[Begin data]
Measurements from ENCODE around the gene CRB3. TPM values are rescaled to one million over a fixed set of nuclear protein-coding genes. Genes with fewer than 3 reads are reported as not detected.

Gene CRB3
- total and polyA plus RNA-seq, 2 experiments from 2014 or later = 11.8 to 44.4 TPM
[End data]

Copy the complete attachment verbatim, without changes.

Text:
Measurements from ENCODE around the gene CRB3. TPM values are rescaled to one million over a fixed set of nuclear protein-coding genes. Genes with fewer than 3 reads are reported as not detected.

Gene CRB3
- total and polyA plus RNA-seq, 2 experiments from 2014 or later = 11.8 to 44.4 TPM